Denomiacion de Origen (D.O.) Valdepeñas

The Valley of the Stones – Val de Peñas – is at the southern end of La Mancha, the enormous high plateau which is the world’s largest wine growing region. Landscapes there are dominated by vineyards, cereal crops, olive groves and sheep. In the town of the same name, Valdepeñas, everything still revolves around wine. The town is also the centre of the world-famous Manchego cheese.

An extreme continental climate with cold winters and long, hot summers and up to 2,800 hours of sun per year enables special wines to grow. In chalky, sandy and clay soils, it is mainly red wines such as Cencibel - better known as Tempranillo, Cabernet Sauvignon and Garnacha – that grow. To a limited extent, there are also white wines such as Arién and Macabeo.

There Felix Solis produces wines for the lines Albali and Los Molinos, and the wines Diego de Almagro, Soldepeñas, Peñasol, Consigna, Marques de Bataneros and Sangria Peñasol. In Valdepeñas, Pagos del Rey produces the wines in the Valdepeñas line.

D.O. La Mancha

In recent years the growth rate in this wine region, the name of which stems from Arabic and means “land with no water”, has been amongst the best in Spain. The region covers four provinces and, at 190,000 hectares, is the largest grape and wine growing region in the world. Its key characteristics are its altitude of almost 700 metres, its limited rainfall and its extreme, continental climate with temperatures ranging from -15 °C to 45 °C. 3,000 hours of sun per year and a dry micro-climate produce healthy vines and excellent, sweet grapes.

In the chalk soils with red sediments, growing has traditionally focused on the local, white Airen vine variety, though recent years have seen a significant increase in Tempranillo and the
“improved varieties” Merlot, Shiraz and Cabernet Sauvignon. 
And the “Tinto del Pámpano Blanco” is only grown in the area around La Puebla. This vine variety was officially recognised a few years ago. There Felix Solís produces wines for the lines Consigna, Orquestra and Vitis Latum.

D.O. Ribera del Duero

This D.O. lies on the large, northern plateau of the Spanish peninsular. The region, with its 100 or more small villages, stretches for over 115 kms along the River Duero and is 35 kms wide. For centuries, vines have been the treasure in the region’s soil. They grown on the river bank and at altitudes of between 650-850m.

Scraggy, poor soils combined with cold winters and hot summers, storms and major fluctuations between night time and daytime temperatures result in the wines being clear and deeply fruity.

The red Tempranillo vine variety, which makes up 85% of the vine growing area and is known as Tinta del País here, thrives more than most. Compared with other regions, here the grapes are smaller and the skin is thicker, which make the must more concentrated. The red vine varieties Cabernet Sauvignon, Merlot, Malbec and Garnacha Tinta are also cultivated. The white Albillo variety, sold under the name of the region, is fairly rare. Pagos del Rey produces the wines in the Contado de Oriza range there.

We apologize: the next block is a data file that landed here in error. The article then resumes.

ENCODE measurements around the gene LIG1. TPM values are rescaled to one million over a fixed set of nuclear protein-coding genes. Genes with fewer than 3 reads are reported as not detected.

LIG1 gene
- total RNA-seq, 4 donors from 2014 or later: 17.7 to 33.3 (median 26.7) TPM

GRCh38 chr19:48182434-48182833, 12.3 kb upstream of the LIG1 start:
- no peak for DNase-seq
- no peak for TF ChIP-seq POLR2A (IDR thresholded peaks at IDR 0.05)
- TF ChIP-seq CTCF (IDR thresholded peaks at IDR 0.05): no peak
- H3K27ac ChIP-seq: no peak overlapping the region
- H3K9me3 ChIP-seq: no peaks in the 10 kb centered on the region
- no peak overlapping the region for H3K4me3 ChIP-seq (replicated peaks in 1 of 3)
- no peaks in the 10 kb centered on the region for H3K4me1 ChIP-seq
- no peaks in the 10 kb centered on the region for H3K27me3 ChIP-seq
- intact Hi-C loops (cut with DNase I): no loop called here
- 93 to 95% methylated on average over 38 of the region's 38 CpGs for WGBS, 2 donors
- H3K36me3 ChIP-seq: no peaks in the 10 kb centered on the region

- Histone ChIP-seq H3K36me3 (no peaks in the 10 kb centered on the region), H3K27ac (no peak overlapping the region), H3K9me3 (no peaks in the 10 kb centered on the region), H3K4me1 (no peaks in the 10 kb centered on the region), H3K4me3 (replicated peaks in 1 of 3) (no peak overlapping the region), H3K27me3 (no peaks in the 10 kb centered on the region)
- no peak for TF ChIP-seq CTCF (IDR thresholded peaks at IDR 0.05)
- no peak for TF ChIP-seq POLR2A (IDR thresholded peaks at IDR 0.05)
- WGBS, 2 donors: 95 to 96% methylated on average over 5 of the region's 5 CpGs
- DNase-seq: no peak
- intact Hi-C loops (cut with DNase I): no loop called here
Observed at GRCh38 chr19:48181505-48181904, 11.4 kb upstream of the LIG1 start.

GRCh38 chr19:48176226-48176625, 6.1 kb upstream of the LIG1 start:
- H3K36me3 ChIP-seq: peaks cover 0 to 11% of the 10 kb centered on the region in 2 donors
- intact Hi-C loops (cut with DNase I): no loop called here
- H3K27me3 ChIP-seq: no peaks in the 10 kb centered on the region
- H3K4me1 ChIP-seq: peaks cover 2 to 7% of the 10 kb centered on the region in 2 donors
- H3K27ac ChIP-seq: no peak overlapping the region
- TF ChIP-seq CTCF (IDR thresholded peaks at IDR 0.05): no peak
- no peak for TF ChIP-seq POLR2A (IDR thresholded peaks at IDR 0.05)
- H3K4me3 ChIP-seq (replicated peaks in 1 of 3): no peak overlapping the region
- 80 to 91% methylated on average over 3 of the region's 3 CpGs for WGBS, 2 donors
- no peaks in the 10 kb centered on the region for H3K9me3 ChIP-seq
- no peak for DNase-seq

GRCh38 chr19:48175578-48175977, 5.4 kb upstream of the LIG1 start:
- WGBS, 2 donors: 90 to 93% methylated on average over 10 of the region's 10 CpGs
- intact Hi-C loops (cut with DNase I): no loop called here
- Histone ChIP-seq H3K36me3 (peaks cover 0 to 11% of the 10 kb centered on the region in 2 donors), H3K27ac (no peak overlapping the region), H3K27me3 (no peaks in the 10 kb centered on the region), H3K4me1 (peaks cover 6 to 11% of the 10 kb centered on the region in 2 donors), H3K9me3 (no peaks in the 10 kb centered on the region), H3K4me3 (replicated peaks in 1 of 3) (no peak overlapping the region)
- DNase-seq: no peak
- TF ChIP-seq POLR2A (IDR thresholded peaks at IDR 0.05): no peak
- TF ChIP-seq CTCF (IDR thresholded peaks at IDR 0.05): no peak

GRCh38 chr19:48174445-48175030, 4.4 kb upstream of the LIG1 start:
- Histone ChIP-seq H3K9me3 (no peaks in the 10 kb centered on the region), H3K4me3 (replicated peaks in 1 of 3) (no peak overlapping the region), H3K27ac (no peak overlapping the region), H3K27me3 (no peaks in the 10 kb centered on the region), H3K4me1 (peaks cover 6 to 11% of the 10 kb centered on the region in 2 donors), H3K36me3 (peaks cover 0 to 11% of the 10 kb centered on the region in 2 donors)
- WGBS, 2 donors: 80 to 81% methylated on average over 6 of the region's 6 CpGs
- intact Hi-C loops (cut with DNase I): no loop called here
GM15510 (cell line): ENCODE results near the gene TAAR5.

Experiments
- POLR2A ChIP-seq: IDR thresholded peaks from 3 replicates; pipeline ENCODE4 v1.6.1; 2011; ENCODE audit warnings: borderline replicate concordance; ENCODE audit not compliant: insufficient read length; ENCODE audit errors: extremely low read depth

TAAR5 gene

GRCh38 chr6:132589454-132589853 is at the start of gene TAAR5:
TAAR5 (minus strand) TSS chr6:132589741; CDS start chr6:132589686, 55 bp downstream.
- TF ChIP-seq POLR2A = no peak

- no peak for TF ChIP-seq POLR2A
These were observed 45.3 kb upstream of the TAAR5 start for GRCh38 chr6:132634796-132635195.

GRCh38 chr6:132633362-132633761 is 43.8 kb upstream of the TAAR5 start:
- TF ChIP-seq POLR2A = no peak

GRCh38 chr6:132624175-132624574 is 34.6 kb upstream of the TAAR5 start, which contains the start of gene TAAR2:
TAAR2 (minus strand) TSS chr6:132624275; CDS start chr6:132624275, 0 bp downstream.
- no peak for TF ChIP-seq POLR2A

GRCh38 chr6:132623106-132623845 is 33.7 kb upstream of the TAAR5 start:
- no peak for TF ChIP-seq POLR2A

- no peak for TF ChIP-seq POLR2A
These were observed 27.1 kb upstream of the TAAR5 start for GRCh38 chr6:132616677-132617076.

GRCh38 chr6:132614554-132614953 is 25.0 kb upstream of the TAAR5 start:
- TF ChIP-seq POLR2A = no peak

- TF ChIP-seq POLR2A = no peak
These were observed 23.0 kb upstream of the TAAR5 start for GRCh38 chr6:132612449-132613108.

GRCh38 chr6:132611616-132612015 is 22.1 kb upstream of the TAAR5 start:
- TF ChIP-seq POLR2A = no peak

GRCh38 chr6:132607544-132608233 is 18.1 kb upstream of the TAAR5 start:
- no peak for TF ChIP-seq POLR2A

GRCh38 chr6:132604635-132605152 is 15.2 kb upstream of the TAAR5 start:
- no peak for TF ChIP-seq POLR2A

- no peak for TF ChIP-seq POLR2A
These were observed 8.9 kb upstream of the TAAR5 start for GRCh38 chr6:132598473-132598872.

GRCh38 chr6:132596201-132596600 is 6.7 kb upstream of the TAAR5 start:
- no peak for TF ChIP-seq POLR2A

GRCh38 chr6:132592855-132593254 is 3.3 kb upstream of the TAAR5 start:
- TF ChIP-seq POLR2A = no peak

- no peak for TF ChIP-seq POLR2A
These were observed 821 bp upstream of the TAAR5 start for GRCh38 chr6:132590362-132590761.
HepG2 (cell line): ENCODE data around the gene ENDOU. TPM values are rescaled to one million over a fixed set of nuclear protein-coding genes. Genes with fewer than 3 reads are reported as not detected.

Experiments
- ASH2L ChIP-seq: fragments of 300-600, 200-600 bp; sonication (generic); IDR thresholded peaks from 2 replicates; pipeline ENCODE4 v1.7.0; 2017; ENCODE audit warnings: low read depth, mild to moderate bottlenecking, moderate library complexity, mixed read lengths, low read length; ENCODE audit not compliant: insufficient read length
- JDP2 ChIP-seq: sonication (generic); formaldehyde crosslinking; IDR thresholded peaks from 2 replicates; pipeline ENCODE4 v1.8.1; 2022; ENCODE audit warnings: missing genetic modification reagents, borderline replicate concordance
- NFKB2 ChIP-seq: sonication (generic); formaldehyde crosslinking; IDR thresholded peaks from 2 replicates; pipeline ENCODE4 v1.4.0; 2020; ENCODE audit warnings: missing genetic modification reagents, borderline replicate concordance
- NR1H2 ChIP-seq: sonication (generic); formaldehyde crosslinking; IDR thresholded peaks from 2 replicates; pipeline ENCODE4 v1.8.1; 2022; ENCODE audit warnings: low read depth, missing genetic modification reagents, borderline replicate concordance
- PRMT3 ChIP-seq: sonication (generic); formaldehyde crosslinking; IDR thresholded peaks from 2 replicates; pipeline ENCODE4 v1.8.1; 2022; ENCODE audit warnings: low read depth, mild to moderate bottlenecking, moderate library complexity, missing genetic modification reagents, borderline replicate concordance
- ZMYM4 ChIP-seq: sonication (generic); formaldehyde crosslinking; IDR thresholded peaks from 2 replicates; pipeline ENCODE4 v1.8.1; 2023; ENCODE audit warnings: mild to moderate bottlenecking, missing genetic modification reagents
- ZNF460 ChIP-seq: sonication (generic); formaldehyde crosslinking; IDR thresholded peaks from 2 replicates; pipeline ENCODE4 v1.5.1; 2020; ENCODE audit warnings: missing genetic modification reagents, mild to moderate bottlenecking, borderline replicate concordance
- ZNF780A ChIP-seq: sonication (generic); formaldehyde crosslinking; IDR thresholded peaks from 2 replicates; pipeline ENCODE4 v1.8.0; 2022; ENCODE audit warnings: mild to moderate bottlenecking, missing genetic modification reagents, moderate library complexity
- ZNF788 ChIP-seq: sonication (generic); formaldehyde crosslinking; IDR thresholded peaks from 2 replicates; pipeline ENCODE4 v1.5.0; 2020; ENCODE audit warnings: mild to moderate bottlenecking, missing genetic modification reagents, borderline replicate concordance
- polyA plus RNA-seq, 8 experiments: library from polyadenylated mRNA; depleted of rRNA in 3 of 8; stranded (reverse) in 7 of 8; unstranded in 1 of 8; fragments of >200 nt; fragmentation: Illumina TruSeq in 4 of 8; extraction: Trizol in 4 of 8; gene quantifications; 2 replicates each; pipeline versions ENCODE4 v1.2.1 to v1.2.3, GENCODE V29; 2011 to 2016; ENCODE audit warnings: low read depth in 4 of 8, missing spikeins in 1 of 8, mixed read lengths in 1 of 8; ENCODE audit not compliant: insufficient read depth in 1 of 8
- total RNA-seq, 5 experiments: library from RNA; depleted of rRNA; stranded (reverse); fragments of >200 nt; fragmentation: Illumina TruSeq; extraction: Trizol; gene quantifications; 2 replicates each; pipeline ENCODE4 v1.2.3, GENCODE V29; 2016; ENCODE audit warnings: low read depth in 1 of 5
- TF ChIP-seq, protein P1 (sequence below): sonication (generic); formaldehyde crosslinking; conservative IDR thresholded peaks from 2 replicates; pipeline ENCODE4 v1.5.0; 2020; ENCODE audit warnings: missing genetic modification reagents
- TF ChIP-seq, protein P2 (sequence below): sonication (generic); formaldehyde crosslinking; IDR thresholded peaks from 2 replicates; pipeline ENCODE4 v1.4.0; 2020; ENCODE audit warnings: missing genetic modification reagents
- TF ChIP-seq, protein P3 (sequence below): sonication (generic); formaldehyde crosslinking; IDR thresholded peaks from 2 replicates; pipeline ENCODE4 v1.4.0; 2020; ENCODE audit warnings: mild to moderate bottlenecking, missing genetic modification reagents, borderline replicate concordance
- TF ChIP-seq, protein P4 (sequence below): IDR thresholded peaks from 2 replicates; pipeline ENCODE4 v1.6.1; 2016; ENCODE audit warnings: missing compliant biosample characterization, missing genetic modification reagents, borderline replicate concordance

D.O. Rueda

A broad, high plateau with infinite horizons – Rueda represents the classic image of Spain. Nestling between the red wine regions of Toro in the west and Ribera del Duero in the east is Spain’s most traditional white wine producing area. The tributaries of the River Duero, which forms its northern boundary, flow through the entire area.

Alluvial soils with gravel terraces along the Duero Valley and its confluents, and stony clay and sandy soils are the typical ground conditions. The vineyards can be found at an altitude of 700-800 m. The continental climate with Atlantic influences causes the grapes to ripen slowly and late. Large temperature variations of up to 25° C result in a delicious fruitiness and refreshing acid values.

The only white vine varieties permitted in the DO are Verdejo, Sauvignon Blanc, Viura and Palomino. To a limited extent, the typical red wines are found there too. Pagos del Rey produces the wines Blume Rueda and Blume Verdejo there.

D.O.C. Rioja

The epitome of Spanish wine regions and one of the main regions in Europe is, without a doubt, Rioja, a Denominación de Origen Calificada. It takes its name from the Rio Oja, a tributary of the Ebro, which flows from northern Spain to the Mediterranean. Rioja is the cradle of Spain’s quality system and of classification by the time spent ageing in the wood barrel.

An Atlantic-type climate prevails due to the Bay of Biscay. The moderate temperatures and regionally varied soil types such as chalk, clay and sandstone bring forth elegant wines. Traditionally, different red wines are blended to make the typical Rioja. A good red wine from Rioja is dry, dark red in colour, has the characteristic Tempranillo flavour, and is easy to drink.

The red varieties cultivated are Garnacha Tinta, Granciano and Mazelo. White Rioja grapes are Viura, Malvasia and Garnacha Blanca. Pagos del Rey produces the wines in the Arnegui, Marques des Altillo and El Circulo lines there.

D.O. Toro

In terms of quality, the region named after the eponymous town in the heart of Spain is the new kid on the block. The compact region on the banks of the River Duero has been successful at both national and international level in recent years.

The hot climate with over 3,000 hours of sunshine per year, little rainfall and loose soils with a high sand or gravel content sometimes result in heavy, inky red wines with little acid. The main variety is the Tinto de Toro, a variation of Tempranillo. Garnacha Tinta, and the white varieties Malvasia and Verdejo. These four vine varieties are the only ones permitted in Toro. One feature of the region is that non-grafted vines cover over half the total area.

Pagos del Rey produces the wines in the Bajoz and Caño ranges there.